Two weeks after achieving my latest goal and ending my first official triathlon season, I’ve yet to get back into any serious training. I started worrying about losing my fitness, gaining weight, and all the other consequences of a less active lifestyle. This, however, gave me time to reflect, to look back at the year that past since I started taking up the sport.
It may seem that triathlon is something that has always been my main focus since, but looking at the bigger picture, I started to remember that I first fell in love with running. In addition to completing my first Ironman 70.3 (or half-Ironman as some would call it), I was also able to accomplished my unfinished business. I was able to avenge my first, and only DNF. I was able to complete the Bataan Death March 160k edition.
I failed my first attempt at the distance, and felt really bad about it. It left battered physically, mentally, emotionally. I’m sure a lot of those that have experienced their first DNF’s felt the same way. It takes time to get over something you set yourself out to do, only to have to make that tough decision of calling it quits. This failure though put me on another path. It was this DNF that influenced me to get into triathlons. I needed a distraction, a challenge that would take my mind away and re-ignite my passion for sports. That’s when I attempted to learn to swim. One thing led to another, and before I knew it, I was hooked!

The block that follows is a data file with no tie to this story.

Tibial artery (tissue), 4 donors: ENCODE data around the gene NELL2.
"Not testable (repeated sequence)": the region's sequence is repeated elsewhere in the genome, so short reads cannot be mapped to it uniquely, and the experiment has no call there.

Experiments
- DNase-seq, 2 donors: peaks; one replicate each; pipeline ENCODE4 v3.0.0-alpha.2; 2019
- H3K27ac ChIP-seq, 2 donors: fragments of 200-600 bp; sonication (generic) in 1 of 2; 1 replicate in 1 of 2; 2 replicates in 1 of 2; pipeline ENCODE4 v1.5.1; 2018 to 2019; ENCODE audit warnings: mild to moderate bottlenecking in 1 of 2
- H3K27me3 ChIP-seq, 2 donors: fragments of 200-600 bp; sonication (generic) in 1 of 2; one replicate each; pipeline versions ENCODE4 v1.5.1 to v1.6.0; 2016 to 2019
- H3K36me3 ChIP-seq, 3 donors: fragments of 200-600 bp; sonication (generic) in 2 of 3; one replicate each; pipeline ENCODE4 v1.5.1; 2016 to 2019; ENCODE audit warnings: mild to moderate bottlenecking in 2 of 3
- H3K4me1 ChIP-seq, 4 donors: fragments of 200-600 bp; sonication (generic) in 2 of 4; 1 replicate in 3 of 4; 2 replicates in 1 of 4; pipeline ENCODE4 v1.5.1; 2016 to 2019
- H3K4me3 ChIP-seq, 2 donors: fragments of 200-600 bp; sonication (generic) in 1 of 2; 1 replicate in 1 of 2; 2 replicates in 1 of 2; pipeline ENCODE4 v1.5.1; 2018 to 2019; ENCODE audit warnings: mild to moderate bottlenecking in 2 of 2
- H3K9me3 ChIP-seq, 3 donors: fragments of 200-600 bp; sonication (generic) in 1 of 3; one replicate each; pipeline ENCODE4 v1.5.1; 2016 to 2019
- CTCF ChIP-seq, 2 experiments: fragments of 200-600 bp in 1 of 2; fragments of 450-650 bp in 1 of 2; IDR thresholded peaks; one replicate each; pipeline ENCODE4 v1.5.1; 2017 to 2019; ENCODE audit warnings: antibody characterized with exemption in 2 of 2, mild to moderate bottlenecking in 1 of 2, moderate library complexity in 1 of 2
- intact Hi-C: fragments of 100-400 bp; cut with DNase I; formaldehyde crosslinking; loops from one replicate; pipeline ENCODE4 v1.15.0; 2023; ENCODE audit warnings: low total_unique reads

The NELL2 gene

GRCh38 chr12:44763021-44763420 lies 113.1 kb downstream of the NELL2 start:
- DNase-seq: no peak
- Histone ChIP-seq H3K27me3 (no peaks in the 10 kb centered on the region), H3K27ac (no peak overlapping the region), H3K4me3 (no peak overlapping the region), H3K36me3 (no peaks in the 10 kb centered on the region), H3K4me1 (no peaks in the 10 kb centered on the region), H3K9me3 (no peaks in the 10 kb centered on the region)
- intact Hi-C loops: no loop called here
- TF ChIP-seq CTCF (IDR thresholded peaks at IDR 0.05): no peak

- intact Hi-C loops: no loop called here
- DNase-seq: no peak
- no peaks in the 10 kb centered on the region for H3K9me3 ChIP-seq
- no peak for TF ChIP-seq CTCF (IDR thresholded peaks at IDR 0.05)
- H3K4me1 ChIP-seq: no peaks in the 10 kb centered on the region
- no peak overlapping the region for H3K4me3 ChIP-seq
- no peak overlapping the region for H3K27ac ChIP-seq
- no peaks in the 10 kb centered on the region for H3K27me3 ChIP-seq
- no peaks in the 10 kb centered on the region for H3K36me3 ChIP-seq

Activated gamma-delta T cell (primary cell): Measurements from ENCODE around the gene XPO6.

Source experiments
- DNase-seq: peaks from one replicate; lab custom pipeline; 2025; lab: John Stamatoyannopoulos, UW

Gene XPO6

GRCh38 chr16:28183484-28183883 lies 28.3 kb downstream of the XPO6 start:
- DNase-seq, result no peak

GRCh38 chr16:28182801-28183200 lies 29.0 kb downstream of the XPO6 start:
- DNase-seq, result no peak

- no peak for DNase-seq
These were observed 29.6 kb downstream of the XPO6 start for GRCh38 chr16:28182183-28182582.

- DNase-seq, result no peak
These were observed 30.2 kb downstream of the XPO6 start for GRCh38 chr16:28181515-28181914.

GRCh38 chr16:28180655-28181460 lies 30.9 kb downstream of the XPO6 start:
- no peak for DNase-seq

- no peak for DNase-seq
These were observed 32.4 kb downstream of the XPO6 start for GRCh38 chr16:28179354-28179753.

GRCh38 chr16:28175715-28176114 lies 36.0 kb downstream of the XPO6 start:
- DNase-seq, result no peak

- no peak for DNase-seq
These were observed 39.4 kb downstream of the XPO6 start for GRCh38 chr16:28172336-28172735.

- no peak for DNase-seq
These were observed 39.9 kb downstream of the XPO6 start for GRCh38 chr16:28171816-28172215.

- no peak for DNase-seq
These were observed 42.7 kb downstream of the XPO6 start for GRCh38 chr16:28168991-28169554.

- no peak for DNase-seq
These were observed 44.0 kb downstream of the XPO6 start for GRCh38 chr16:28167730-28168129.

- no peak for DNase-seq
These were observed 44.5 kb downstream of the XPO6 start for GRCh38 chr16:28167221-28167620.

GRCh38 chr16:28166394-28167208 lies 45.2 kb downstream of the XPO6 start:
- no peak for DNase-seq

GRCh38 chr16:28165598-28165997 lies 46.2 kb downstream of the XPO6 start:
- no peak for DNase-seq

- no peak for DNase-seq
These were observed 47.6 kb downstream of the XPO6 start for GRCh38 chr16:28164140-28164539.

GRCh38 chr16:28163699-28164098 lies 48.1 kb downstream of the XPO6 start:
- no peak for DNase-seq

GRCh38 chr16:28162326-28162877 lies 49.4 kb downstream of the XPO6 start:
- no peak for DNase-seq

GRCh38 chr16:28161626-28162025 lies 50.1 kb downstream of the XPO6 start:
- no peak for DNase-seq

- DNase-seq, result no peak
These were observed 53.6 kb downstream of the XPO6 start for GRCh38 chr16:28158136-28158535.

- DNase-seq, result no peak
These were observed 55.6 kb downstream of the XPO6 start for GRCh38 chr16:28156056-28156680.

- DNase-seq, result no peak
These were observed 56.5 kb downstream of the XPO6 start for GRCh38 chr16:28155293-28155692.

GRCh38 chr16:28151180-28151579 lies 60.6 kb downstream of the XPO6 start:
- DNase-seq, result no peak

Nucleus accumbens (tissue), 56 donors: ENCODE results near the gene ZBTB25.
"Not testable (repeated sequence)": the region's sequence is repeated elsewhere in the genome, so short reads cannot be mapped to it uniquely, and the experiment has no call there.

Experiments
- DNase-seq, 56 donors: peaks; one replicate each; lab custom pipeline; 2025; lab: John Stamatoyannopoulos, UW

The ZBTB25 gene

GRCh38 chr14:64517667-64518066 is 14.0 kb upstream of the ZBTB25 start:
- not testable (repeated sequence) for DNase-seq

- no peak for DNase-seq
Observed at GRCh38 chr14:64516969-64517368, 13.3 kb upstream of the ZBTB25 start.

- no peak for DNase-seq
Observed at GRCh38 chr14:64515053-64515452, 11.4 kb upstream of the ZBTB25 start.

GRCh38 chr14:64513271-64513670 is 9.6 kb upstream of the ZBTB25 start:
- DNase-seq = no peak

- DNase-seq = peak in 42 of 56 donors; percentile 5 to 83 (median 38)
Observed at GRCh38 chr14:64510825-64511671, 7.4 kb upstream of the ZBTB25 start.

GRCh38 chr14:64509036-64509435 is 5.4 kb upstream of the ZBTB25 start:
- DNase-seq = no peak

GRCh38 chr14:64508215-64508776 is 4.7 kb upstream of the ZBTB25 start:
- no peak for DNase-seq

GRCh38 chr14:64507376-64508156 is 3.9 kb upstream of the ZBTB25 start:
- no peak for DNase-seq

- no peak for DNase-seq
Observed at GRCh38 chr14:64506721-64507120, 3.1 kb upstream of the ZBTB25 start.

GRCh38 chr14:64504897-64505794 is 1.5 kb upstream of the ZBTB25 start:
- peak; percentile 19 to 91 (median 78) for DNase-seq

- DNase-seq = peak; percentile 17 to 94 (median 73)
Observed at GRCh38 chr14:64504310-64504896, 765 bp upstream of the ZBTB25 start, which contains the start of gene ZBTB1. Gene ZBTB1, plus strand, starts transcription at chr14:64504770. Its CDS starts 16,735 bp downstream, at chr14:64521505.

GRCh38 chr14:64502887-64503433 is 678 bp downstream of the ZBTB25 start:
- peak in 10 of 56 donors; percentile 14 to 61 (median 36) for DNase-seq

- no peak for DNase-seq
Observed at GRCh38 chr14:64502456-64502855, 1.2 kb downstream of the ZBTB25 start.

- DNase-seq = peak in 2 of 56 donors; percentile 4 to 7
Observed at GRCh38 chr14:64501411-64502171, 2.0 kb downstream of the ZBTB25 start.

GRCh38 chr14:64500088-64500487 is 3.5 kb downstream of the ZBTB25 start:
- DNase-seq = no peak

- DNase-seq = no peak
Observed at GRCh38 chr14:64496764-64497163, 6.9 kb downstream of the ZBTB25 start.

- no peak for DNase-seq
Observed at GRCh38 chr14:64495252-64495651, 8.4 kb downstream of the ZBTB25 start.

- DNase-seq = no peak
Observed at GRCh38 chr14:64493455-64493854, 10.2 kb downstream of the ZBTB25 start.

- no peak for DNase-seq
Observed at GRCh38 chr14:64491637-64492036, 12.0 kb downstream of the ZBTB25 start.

I’m glad that I eventually got into these different activities, or else my health would’ve continued to spiral and be in a really bad place. I used to not watch what I eat, smoked a couple of packs of cigarettes, got intoxicated regularly. Just talking about weight, I hit a high of 170++ lbs! Not a good combination, coming from a guy who had asthma growing up.
Looking at where I started, I’m now extremely grateful to have these opportunities to continuously try something new, to set new goals, to achieve those goals, and set even higher ones.
Despite the opportunities though, I don’t think I’d have the guts to go through any of these if I did not have the full support of my loving wife. She would be with me, supporting me ever since my first ultramarathon. It’s not an easy task to be part of a support crew for 17 (and ever 30!!!) hours. Yet, she stuck with my crazy ambition and backed me up 100%.